Entries tagged with "colonialism"

Historian and critic of Spanish colonial art and culture. Angulo Iñiguez received his undergraduate at the University in Seville in History in 1920. In 1922 he was awarded his Ph.D. from the Universidad Central de Madrid for a thesis on the Renaissance goldsmiths of Seville. He began his career in Seville, where he studied the archives of the Indies. In 1930 he published his dissertation on Andalusian sculpture and established the Laboratorio de Arte Americano (Laboratory of American Art).

Africanist historian; associate Professor of History, Mount Holyoke college and social historian of art. Warren was the daughter of Robert Beach Warren and Mildred Fisk (Warren). Her father was an engineer. She attended Wellesley College receiving her B.A. in 1951. She spent the following year as a Fulbright scholar at the University of Vienna, before entering Yale University, graduating with an M.A., 1953. The same year she married fellow graduate student, the art historian Robert L. Herbert, changing her name to Herbert.

Author of early American biography of artists. His book Artists of America, featured biographies of Washington Allston, Henry Inman, Benjamin West, Gilbert Charles Stuart, John Trumbull, James DeVeaux, Rembrandt Peale, Thomas Crawford. His work built on the early criticism of John Neal.

Historian of the art of the [former] Dutch East Indies region. Jeanne Haaxman received her earliest art education from her father, Pieter Anne Haaxman, who was a journalist and art critic. Her mother was Janetta Maria Wijnkamp. After her graduation from high school, in 1899, she studied drawing and art history at the Academy in The Hague, where she earned her degree as secondary school teacher. In 1902 she was appointed an anatomical illustrator at the Anatomisch Laboratorium of Leiden University, where she in addition attended art history classes.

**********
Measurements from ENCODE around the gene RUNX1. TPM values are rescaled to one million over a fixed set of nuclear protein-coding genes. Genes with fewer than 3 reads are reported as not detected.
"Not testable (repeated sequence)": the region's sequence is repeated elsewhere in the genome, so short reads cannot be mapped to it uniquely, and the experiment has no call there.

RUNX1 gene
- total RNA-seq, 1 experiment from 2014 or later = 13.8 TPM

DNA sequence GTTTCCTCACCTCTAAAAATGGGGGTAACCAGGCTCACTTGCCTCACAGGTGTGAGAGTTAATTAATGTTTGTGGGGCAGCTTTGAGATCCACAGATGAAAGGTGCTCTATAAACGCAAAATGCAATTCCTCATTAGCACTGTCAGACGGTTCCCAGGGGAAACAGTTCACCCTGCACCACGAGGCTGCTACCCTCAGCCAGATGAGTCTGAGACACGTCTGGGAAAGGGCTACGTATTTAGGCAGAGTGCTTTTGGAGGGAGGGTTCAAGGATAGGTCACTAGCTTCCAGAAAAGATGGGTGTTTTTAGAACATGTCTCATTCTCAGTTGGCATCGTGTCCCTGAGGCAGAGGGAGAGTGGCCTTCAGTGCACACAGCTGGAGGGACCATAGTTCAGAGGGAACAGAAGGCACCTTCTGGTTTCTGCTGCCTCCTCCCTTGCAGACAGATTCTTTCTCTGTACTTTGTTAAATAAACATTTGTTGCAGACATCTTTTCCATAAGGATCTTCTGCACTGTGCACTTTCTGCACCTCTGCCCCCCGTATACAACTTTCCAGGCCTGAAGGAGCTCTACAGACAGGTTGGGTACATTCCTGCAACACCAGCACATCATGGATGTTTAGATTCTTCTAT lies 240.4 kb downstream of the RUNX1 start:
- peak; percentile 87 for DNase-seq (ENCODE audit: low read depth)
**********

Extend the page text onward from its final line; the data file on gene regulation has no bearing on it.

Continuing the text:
Zurbaran scholar and co-author of the Pelican History of Art volume, Baroque Art and Architecture in Spain and Portugal and Their American Dominions, 1500-1800. Soria was the son of Carlos Schapira, Ph.D., (1879-1957), an engineer (and later Technical Director) at Telefunken, Berlin, and Pola (Heilpern) Schapira (1887-1964). The couple changed their name to "Soria" to avoid the anti-semitism in Germany at the time. The younger Soria attended Zuoz College, Zuoz Switzerland.

Australian colonial art historian and art patron. Marjorie Jean McCredie was born to John Alexandra and Florence Amelia Paterson (McCredie). During her childhood, McCredie was influenced by her parents’ politics, her father a Fabian socialist and her mother active in the Australian National Women’s League. McCredie grew up in Princes Hill and Kew, Australia. She attended Presbyterian Ladies’ College boarding school and the University of Melbourne, where she graduated.

Early work on the history of colonial Spain; architectural history of Latin America; created the Institute for aesthetic reserach at the University of Mexico. (Laboratorio de Arte)